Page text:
Published On: Wed, Jan 23rd, 2019

Tick, Tock…

HELD v. HALL Supreme Court, Westchester County, New York. Lucille HELD et al., Petitioners, v. Dave HALL, Also Known as David Hall, Respondent. Decided: March 18, 2002

...just one of several court cases used by the NYS Attorney General's office to form the basis of their opinions on compatibility of office and the Whitehall Doctrine.

From the court decision:
"Although not addressed by either side of this litigation, whether for tactical reasons or otherwise, the law governing the consequence of incompatible office-holding has been established in New York since at least 1874, when our State's highest court declared that when incompatibility exists, “one office is ipso facto vacated by accepting another” (People ex rel. Ryan v. Green, supra, 58 N.Y., at 304)."

"As further explained almost 60 years ago in Matter of Smith v. Dillon:"

"It is a well-settled rule of the common law that a public officer cannot hold two incompatible offices at the same time.   The rule is founded upon the plainest principles of public policy.   It is embedded in the common law and has obtained from very early times.   At common law and under constitutional and statutory prohibitions against the holding of incompatible offices, a person who accepts and qualifies for a second and incompatible office is generally held to vacate, or by implication resign, the first office, so that no judicial proceedings are necessary to determine the title.   The successor may at once be elected or appointed.  (Supra, 267 App.Div., at 43, 44 N.Y.S.2d 719)."
As a rule, Municipal Home Rule Law cannot be used to supersede general law that applies to all towns in New York...Town Law 64-5 is a general law that applies to a other towns in the State of New York.

However, there are exceptions cited in many NYS Attorney General opinions:
Attorney General Opinion 1984

"We have also concluded, however, that the town board in determining public policy on behalf of the town may, by local law supersede the common law doctrine of compatibility of office (Op Atty Gen [Inf] 83-50).

For example, in a small town there may not be enough residents willing to serve the town or there may be few persons possessing required expertise. In situations such as these, the town board may find it necessary, in furthering the public interest, to establish exceptions to the common law rule of compatibility of office."
Attorney Cully tried that one; the Park Director job vacancy was never advertised and it is a civil service position so more than likely the town would have no problem filling the vacancy. Plus, how does the town attorney justify the statement that we are a small town? How many times have officials touted that we are the largest town in Oneida County?  Besides, why does a small town need a 50,000 square foot town hall and a police force to try to rival the City of Utica?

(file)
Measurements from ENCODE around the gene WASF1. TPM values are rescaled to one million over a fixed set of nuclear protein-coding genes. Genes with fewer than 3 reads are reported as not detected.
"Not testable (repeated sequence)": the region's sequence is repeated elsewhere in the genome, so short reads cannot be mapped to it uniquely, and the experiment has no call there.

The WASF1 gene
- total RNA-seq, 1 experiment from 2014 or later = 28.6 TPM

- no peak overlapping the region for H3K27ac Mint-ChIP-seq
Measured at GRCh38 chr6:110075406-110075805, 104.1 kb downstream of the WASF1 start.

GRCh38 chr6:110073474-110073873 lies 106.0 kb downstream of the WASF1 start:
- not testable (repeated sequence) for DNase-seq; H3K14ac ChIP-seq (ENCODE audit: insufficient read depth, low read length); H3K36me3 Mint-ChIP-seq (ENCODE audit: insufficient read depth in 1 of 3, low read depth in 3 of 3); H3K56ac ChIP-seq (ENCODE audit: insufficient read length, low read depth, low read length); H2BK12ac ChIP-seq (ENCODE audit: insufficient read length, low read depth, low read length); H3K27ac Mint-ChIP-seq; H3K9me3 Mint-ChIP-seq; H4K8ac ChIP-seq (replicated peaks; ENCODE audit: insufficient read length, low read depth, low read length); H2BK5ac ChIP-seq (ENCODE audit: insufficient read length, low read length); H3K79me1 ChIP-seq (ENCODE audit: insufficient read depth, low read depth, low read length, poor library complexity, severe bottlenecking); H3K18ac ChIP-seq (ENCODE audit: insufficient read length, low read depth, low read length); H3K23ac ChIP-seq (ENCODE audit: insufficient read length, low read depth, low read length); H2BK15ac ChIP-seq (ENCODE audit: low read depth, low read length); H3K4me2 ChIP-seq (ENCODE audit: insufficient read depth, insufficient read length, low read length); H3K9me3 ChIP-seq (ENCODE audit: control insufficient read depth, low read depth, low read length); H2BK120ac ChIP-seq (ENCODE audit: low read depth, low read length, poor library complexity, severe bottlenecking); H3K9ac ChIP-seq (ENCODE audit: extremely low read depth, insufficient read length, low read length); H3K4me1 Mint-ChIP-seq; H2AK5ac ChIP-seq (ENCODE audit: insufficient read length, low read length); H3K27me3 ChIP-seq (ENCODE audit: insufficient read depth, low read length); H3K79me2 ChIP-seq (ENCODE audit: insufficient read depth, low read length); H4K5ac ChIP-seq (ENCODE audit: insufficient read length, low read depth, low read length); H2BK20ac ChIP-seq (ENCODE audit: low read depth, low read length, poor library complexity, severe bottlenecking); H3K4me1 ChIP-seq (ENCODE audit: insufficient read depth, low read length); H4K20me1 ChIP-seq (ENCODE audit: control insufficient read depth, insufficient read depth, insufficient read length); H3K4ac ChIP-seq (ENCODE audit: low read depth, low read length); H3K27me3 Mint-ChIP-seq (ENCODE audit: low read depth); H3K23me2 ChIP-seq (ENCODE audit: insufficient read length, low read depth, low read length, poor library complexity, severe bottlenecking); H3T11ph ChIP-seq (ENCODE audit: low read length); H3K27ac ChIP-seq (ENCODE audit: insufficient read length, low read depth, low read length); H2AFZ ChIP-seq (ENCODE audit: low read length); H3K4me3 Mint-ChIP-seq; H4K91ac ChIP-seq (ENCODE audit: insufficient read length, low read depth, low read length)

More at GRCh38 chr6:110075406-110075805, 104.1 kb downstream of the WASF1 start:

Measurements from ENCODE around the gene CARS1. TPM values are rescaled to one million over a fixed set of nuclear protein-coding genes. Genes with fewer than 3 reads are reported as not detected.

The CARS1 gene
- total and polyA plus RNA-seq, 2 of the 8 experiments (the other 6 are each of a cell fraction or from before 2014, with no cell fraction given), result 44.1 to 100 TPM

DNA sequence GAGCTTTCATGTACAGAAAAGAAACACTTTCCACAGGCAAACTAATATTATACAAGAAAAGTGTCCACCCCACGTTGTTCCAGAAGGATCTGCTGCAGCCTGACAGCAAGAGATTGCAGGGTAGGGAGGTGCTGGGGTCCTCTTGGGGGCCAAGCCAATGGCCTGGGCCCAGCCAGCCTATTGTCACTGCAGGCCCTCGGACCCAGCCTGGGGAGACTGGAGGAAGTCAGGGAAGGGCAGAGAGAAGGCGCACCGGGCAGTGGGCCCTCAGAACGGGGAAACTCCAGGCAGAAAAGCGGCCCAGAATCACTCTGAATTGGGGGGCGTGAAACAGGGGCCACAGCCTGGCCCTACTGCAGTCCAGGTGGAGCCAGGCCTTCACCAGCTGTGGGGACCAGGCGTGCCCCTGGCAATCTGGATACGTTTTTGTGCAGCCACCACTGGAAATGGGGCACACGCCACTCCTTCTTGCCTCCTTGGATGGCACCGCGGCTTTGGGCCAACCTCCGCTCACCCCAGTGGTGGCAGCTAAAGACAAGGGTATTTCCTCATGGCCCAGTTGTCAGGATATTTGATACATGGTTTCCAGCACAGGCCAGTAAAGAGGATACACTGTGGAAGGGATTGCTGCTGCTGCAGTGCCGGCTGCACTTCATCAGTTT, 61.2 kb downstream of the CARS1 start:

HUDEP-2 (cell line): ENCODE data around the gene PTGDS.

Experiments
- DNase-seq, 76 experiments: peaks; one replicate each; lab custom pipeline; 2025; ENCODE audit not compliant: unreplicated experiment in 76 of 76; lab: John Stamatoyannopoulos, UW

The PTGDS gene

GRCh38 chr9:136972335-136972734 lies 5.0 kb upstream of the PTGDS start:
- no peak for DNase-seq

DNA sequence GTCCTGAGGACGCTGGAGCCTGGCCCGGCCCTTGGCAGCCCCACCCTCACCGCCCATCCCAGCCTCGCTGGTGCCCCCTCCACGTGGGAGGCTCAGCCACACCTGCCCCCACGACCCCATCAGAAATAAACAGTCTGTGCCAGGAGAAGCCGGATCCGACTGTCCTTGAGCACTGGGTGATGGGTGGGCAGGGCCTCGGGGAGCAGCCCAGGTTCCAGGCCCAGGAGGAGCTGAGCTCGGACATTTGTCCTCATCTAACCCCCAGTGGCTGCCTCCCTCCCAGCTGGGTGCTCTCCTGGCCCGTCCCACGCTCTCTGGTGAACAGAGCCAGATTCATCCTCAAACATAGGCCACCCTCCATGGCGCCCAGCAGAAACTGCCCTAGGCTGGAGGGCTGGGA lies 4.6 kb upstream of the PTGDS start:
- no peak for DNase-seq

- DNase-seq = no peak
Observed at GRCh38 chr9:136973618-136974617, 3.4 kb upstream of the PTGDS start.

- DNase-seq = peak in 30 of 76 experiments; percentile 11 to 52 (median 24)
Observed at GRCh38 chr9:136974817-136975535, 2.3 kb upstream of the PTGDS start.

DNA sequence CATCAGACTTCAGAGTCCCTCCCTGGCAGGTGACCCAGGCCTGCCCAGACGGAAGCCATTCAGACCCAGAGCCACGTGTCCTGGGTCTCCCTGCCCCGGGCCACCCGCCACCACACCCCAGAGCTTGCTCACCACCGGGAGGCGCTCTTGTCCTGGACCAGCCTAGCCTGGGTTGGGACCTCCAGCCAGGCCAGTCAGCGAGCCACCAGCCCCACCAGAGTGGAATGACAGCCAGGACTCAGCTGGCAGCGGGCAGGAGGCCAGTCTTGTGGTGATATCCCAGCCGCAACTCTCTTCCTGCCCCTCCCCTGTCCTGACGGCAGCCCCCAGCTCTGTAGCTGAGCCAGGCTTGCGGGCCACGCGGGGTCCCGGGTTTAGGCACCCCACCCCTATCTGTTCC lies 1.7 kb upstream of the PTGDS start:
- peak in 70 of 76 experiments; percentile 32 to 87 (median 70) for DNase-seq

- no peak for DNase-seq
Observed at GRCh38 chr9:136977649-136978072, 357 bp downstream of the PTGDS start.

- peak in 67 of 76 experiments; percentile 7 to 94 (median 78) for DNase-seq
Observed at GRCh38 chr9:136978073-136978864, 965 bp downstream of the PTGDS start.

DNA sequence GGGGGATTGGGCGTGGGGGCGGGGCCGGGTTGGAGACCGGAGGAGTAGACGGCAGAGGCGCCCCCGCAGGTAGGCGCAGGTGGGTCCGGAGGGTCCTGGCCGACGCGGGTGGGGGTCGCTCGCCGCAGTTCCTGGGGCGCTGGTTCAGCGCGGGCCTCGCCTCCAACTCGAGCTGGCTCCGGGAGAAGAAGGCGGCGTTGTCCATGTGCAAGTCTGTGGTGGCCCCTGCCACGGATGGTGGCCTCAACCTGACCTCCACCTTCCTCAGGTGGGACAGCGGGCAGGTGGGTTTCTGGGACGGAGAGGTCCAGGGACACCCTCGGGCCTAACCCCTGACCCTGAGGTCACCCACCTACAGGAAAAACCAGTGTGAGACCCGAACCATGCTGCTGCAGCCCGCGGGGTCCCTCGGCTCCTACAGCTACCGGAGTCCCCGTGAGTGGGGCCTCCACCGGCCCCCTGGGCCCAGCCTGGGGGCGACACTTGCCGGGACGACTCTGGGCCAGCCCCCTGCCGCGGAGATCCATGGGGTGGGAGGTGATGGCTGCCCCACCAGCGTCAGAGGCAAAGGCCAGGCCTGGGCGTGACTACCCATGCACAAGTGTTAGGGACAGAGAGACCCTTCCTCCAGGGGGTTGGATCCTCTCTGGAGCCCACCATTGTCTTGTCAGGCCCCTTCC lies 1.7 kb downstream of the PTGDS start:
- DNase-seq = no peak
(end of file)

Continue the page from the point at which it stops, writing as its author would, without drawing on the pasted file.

N.Y. Att'y Gen. 1988

"In considering such a local law, it is necessary that the town board weigh the incompatibility against the public benefit to be derived from retention of the employee. In our view, the perception of the person as a valued and competent employee is an insufficient basis for retention if there are other competent persons willing to serve."
Again, Cully used all of Miscione's qualifications to reason that his appointment as Parks Director is in the public interest. While it is wonderful that our supervisor has so many talents; it does not fit the criteria under the "public interest" rule; I would guess there are many in town with the same talents. 

Cully also said we don't have any money. That may now be true, but there was money for a Parks Director in the 2018 budget, but instead of continuing to budget for the director position, Miscione used the money to give luxurious raises to some employees and to pay for some of his pet projects. Perhaps, it would have been wise to "settle in" to his supervisor role before spending the town's money and bonding for almost $6,000,000 of additional debt within weeks of taking office. Perhaps, Miscione should call the NYS Attorney General and ask if lack of money fits the "public interest" test! LOL!

Absent an ability to show the appointment of Miscione as Parks Director is in the public interest, there is little left to be done except follow Town Law 64-5. The time is way overdue.

Miscione accepted the Parks Director position months ago; and in reality, by Town Law 64-5, at this point (ipso facto), he is no longer the town supervisor.  His insistence on ignoring town law in an effort to remain in both positions is starting to draw questions from town residents.

Perhaps, he better act quick to determine which hat he wants to wear before someone else makes the choice for him!

Should Attorney Cully go down the road of advising the town board to just not appoint anyone as Parks Director thinking that Miscione would automatically have the Parks Director position like was mentioned at the last town board meeting...you better check your "blue book", Attorney Cully. I've already looked it up in my copy of the "blue book"; your opinion is not in conformance with law.

And, I just have to ask...anyone out there know what does Oneida County; Town of New Hartford;  pro bono work to redesign the Rec Center; and the Whitehall Doctrine have in common?

Just wondering...don't really expect an answer from the "people in the know out there".